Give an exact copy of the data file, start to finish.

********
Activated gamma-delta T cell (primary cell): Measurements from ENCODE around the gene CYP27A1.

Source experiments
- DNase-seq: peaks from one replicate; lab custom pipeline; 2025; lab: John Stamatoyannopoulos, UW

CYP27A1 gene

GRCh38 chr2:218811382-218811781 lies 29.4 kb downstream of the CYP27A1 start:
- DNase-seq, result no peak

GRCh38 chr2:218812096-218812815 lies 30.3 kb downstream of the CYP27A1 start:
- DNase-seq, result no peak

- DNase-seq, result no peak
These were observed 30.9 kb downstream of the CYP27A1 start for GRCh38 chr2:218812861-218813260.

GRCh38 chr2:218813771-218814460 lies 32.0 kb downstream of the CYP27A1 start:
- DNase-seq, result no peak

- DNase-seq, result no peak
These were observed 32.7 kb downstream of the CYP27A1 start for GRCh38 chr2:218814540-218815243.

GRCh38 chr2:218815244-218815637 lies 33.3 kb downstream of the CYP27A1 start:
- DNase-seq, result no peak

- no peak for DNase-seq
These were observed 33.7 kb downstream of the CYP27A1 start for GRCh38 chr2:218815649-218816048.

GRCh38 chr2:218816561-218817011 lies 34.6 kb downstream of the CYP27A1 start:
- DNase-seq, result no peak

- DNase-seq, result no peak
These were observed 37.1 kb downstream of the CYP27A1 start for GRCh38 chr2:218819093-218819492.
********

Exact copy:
Activated gamma-delta T cell (primary cell): Measurements from ENCODE around the gene CYP27A1.

Source experiments
- DNase-seq: peaks from one replicate; lab custom pipeline; 2025; lab: John Stamatoyannopoulos, UW

CYP27A1 gene

GRCh38 chr2:218811382-218811781 lies 29.4 kb downstream of the CYP27A1 start:
- DNase-seq, result no peak

GRCh38 chr2:218812096-218812815 lies 30.3 kb downstream of the CYP27A1 start:
- DNase-seq, result no peak

- DNase-seq, result no peak
These were observed 30.9 kb downstream of the CYP27A1 start for GRCh38 chr2:218812861-218813260.

GRCh38 chr2:218813771-218814460 lies 32.0 kb downstream of the CYP27A1 start:
- DNase-seq, result no peak

- DNase-seq, result no peak
These were observed 32.7 kb downstream of the CYP27A1 start for GRCh38 chr2:218814540-218815243.

GRCh38 chr2:218815244-218815637 lies 33.3 kb downstream of the CYP27A1 start:
- DNase-seq, result no peak

- no peak for DNase-seq
These were observed 33.7 kb downstream of the CYP27A1 start for GRCh38 chr2:218815649-218816048.

GRCh38 chr2:218816561-218817011 lies 34.6 kb downstream of the CYP27A1 start:
- DNase-seq, result no peak

- DNase-seq, result no peak
These were observed 37.1 kb downstream of the CYP27A1 start for GRCh38 chr2:218819093-218819492.